Tuesday, January 17, 2012


Over the weekend, union leader Len McCluskey and millions of others watched, horrified, as their beloved Ed Miliband committed political suicide... or so it seemed.

McCluskey stood in the street and saw – he swears he saw – Miliband throw himself from the heights of a two- or three-point lead in the opinion polls and fall, fatally, onto the pavement of austerity.

A sudden throng of spin doctors prevented McCluskey from reaching Miliband’s broken leadership, but an autopsy performed by Ed Balls confirmed that Labour’s public-spending strategy was indeed dead, having sustained a lethal series of cuts.

And yet...

Why would Miliband have jumped, just as his arch-enemy Cameron’s plans to lay the country waste with a few short lines of economic policy were becoming exposed as a sham? Were other sinister figures putting pressure on him? Had he been told that Blairite assassins stood ready to kill his dear Labour party if he didn’t sacrifice his own position?

And then there’s the question of whether Miliband really did it. Surely he would have avoided such a grim ending at all costs. And surely a genius who can become party leader despite getting fewer votes from the party’s members could think of a way out of a pickle like this.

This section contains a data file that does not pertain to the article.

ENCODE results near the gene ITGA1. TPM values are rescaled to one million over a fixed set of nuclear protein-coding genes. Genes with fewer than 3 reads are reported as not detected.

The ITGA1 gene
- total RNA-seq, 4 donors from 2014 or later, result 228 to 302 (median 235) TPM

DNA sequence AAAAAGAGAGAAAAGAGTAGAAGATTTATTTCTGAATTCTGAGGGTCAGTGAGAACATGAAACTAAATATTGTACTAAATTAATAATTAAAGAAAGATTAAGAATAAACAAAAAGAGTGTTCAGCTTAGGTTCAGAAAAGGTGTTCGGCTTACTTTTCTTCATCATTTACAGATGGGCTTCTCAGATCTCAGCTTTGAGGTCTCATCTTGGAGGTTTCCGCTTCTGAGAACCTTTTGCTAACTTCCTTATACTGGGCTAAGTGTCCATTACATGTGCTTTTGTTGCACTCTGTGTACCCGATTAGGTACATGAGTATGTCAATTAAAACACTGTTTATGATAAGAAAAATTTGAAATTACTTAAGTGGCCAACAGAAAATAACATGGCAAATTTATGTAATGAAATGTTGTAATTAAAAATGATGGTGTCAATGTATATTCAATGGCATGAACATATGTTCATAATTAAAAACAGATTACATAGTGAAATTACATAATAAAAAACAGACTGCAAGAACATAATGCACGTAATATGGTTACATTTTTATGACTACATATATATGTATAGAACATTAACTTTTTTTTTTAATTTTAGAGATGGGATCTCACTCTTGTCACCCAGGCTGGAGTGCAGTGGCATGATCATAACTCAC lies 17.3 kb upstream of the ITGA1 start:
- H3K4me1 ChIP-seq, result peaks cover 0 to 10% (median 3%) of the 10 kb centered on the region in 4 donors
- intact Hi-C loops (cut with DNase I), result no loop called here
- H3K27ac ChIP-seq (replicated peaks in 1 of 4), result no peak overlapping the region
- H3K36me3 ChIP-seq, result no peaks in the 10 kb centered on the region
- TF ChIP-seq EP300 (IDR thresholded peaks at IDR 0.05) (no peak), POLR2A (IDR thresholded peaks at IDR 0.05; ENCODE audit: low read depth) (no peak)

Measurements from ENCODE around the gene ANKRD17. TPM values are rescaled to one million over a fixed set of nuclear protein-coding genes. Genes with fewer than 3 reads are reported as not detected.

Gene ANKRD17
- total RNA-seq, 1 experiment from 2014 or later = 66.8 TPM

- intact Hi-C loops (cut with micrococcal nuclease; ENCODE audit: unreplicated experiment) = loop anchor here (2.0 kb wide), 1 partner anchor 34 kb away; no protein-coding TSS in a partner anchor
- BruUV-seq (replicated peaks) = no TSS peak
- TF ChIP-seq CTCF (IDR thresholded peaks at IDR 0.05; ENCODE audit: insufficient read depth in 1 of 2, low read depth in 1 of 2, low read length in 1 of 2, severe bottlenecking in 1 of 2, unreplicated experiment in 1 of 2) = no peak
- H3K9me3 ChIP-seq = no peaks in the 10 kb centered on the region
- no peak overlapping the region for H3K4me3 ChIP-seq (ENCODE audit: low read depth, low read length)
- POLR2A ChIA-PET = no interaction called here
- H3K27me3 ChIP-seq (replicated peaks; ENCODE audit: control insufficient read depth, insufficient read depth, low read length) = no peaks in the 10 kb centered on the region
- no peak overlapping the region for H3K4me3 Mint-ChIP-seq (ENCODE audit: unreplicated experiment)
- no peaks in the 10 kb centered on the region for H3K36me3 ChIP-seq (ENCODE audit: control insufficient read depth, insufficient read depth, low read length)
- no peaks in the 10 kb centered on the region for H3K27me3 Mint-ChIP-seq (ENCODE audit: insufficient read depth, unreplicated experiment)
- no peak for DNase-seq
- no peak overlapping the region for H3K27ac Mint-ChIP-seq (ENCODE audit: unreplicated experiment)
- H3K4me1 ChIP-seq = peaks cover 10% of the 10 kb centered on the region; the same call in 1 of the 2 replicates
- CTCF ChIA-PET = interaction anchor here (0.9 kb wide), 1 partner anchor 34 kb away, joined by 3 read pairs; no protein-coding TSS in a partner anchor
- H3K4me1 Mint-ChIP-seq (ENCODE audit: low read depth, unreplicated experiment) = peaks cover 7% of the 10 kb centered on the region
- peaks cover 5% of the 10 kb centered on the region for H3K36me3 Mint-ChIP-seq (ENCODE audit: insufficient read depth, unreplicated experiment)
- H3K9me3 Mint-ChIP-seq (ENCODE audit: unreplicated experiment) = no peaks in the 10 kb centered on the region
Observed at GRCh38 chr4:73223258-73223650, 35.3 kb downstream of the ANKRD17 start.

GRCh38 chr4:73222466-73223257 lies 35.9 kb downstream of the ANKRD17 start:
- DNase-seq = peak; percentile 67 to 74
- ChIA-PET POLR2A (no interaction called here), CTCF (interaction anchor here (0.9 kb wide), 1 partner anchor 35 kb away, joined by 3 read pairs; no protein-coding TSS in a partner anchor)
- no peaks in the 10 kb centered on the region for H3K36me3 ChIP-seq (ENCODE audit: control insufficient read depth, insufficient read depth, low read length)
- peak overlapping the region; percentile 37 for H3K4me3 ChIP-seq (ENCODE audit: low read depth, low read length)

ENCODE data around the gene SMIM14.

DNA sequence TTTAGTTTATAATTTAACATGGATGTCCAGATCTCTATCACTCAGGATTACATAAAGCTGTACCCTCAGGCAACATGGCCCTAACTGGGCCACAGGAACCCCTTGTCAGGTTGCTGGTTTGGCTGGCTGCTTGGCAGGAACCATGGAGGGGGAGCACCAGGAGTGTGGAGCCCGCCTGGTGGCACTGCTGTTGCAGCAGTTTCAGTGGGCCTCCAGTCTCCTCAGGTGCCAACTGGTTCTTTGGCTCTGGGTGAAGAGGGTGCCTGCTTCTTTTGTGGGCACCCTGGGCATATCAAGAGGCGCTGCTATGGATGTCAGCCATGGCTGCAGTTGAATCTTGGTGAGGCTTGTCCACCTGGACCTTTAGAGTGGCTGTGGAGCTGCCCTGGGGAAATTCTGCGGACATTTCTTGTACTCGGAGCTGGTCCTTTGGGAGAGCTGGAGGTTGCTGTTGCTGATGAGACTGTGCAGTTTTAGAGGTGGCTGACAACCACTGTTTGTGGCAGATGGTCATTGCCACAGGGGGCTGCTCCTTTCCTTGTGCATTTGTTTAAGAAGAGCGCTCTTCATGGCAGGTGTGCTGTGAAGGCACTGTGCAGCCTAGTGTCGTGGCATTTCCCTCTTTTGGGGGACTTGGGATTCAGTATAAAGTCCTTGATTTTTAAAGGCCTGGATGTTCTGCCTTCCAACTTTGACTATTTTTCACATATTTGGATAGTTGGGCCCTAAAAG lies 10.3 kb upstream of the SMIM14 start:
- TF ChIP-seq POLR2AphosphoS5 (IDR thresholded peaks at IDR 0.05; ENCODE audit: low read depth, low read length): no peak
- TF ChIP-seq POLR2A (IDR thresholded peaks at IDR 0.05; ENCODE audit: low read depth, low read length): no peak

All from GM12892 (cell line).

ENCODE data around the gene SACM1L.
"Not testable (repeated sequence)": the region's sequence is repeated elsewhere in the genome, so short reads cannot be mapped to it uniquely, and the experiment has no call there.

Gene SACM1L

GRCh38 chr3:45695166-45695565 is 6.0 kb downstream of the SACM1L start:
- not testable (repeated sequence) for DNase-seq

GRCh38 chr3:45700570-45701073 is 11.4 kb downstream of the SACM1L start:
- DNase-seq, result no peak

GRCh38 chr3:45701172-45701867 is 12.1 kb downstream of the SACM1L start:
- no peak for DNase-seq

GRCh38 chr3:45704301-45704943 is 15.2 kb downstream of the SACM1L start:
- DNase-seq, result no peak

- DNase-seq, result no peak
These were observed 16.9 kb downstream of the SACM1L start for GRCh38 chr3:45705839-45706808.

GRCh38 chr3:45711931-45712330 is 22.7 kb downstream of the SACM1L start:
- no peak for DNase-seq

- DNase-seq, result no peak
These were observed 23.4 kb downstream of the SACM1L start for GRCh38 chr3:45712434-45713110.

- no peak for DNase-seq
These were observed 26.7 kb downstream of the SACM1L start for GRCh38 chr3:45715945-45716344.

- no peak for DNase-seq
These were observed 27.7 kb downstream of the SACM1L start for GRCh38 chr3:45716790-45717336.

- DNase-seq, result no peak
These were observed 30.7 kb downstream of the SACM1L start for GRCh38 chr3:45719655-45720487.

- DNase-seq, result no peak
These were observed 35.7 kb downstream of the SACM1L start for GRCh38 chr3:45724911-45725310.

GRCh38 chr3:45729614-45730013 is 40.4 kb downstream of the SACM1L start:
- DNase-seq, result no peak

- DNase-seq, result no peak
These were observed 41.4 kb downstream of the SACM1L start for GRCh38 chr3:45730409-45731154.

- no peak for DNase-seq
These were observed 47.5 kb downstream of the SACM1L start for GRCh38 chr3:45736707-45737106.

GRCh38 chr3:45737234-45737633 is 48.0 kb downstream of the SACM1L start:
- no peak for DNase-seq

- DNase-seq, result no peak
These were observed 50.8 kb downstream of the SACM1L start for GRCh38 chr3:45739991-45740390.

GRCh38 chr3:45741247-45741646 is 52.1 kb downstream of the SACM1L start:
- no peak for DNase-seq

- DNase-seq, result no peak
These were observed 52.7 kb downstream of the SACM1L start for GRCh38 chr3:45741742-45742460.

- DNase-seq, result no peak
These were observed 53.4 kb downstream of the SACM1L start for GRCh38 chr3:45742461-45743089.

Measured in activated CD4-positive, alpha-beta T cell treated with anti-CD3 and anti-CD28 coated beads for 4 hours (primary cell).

Could Miliband have put a mask of his own face onto the body of a suspiciously overhyped former “senior adviser” who disappeared from the Labour party that same weekend?

Could Balls – known to have a soft spot for stimulus spending – have faked the evidence?

Could there be a clue in the Labour protestations that their acceptance of cuts is about what happens after the next election, not before? Could Harriet Harman’s “we're not accepting austerity cuts; we are totally opposed to them” give the game away?

Could Miliband’s estranged older brother be somehow involved?

Could McCluskey have been drugged to distort his perception of reality?

Only time will tell.

Monday, January 09, 2012

Miliband the misfit

The E4 show Misfits is about a bunch of teenagers doing community service who acquire superpowers, which they use to fight crime, have sex and learn valuable life lessons.

(Spoiler alert.)